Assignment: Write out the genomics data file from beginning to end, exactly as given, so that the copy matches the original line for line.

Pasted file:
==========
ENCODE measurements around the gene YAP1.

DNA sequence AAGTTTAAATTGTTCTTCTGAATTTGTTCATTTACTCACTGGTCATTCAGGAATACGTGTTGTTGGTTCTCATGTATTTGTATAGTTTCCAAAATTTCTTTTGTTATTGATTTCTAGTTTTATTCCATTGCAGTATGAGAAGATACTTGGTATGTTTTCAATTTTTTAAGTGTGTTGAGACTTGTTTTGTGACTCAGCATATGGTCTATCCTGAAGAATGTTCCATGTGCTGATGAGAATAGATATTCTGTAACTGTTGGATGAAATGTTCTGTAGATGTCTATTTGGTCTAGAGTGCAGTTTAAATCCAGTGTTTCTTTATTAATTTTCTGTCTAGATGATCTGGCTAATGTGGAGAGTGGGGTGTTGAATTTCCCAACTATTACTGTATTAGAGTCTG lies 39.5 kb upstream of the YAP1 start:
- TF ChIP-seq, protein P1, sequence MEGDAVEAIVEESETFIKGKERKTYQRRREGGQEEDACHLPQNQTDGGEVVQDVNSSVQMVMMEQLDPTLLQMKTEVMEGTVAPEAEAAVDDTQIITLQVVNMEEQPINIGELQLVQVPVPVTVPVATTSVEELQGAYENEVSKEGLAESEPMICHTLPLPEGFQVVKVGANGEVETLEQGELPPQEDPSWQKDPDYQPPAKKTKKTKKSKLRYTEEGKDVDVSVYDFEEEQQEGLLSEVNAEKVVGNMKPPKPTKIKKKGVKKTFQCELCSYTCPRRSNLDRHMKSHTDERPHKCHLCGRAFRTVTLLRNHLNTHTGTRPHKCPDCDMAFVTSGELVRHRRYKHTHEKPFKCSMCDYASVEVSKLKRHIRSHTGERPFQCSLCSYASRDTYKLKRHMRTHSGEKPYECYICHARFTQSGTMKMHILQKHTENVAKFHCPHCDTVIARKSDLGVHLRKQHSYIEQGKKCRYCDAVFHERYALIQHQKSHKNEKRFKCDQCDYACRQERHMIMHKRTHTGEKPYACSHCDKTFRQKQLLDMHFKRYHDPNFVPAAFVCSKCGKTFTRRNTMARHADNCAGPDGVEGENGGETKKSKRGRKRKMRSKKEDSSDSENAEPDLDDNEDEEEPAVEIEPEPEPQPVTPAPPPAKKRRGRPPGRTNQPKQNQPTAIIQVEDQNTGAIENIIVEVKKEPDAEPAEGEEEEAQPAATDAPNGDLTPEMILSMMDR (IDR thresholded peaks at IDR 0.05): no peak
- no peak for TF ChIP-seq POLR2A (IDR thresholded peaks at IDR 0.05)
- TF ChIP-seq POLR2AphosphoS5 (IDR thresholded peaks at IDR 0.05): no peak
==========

ENCODE measurements around the gene YAP1.

DNA sequence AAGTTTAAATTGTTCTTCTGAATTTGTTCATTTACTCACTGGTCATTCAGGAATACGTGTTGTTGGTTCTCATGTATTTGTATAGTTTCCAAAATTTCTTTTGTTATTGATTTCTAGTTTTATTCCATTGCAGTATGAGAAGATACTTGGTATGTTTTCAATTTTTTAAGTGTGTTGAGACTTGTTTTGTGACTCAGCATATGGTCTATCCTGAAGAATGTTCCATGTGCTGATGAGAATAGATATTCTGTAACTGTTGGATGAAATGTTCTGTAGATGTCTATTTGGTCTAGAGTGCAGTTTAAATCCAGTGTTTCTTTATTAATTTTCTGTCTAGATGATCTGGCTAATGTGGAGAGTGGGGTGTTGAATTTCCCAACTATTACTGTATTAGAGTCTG lies 39.5 kb upstream of the YAP1 start:
- TF ChIP-seq, protein P1, sequence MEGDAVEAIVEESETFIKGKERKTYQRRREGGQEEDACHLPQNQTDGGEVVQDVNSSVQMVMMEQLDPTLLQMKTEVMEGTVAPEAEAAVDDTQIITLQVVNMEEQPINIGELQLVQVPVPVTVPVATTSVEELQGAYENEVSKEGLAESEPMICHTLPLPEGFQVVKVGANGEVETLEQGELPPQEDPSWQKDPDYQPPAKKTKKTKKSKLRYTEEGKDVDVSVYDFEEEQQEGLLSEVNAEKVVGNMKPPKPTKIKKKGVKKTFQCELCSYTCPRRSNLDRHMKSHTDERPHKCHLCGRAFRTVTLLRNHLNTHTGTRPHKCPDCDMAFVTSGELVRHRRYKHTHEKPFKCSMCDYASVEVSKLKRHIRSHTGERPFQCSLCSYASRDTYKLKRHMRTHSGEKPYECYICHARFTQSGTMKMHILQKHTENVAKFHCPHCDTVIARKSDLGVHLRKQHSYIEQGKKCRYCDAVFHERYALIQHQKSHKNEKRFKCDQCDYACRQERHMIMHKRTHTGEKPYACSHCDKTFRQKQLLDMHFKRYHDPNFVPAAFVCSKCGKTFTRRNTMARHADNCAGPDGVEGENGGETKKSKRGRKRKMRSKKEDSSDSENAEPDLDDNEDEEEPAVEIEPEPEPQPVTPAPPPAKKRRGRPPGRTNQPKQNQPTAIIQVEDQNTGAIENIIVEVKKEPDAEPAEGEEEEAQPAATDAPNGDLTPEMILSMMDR (IDR thresholded peaks at IDR 0.05): no peak
- no peak for TF ChIP-seq POLR2A (IDR thresholded peaks at IDR 0.05)
- TF ChIP-seq POLR2AphosphoS5 (IDR thresholded peaks at IDR 0.05): no peak